To access the funding schemes, building owners must demonstrate they have made a reasonable attempt to meet or recover costs without having to charge leaseholders - for example, by paying from their own resources, or through insurance, warranty claims or legal proceedings. The Department expects it could take building owners several years to recover costs in legal proceedings in many cases. By February 2020, the Department had recouped £0.8m from the private sector, and a further £6.4m from the social sector where building owners had successfully reclaimed costs from original contractors.
The Department expects to pay for 94 projects (out of 208) in the private sector, where the developer or building owner has not agreed to fund remediation themselves. The owners of 84 private sector residential buildings have committed to fund remediation, with a further 23 self-funded through warranty claims. Seven buildings have not agreed a funding route. In the social sector, the Department has committed to fund 139 (out of 154) residential buildings.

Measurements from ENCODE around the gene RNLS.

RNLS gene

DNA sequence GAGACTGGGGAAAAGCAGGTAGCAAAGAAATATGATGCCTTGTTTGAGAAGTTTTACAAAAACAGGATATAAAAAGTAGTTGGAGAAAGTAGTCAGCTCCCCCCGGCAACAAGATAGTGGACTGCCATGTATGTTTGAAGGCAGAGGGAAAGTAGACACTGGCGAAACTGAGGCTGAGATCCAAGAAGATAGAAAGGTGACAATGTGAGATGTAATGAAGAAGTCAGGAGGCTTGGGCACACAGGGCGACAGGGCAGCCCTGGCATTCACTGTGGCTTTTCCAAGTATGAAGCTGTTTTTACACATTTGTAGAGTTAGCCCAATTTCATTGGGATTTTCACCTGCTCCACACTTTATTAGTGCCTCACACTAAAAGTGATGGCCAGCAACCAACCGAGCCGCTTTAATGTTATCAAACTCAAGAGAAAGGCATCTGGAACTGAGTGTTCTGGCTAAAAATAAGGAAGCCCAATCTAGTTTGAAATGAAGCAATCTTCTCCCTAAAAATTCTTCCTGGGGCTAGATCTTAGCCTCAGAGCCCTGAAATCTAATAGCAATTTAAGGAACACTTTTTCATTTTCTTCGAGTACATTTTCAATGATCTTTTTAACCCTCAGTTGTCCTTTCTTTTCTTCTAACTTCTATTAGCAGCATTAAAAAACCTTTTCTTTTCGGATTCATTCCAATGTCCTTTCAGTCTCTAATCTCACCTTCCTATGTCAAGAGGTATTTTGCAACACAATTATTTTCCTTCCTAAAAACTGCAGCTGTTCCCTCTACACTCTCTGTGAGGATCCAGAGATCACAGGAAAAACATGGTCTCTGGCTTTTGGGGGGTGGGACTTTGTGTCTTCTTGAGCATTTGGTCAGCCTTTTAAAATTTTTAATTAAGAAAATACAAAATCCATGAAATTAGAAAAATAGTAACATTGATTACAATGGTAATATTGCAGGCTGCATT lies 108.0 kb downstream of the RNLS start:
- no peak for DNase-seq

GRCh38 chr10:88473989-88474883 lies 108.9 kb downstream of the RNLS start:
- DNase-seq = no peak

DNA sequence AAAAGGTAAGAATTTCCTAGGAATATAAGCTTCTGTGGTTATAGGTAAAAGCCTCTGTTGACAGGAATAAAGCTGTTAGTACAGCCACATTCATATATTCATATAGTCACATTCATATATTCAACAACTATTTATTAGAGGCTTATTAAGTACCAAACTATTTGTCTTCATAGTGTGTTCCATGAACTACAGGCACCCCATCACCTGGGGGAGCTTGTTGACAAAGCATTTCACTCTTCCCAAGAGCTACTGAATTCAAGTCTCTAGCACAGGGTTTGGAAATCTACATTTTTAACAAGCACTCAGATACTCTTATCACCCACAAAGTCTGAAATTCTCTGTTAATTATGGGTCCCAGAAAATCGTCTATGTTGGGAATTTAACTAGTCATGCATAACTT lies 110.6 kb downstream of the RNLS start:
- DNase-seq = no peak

The Department announced a further £1 billion funding in March 2020 for the remediation of unsafe non-ACM cladding on high-rise buildings in the social and private residential sectors. It has not yet established how many buildings over 18 metres have unsafe non-ACM cladding, but has used a rough initial estimate of around 1,700 such buildings as a working assumption. The Department intends to commit the £1 billion in full by the end of March 2021, but the administration of this new scheme may present significant challenges given how demanding it has been to manage the existing ACM funding schemes, which are just over half the size of the new fund.
Gareth Davies, the head of the NAO, said today:
"MHCLG has made progress in overseeing the removal of dangerous cladding from many buildings, particularly in the social housing sector. However, the pace of progress has lagged behind its own expectations, particularly in the private residential sector. It has a long way to go to make all high-rise buildings safe for residents.
"Going forward, it is important that the Department successfully manages the administrative challenges of funding building owners to carry out remediation work, particularly given its intention to commit a further £1 billion in full by the end of March 2021."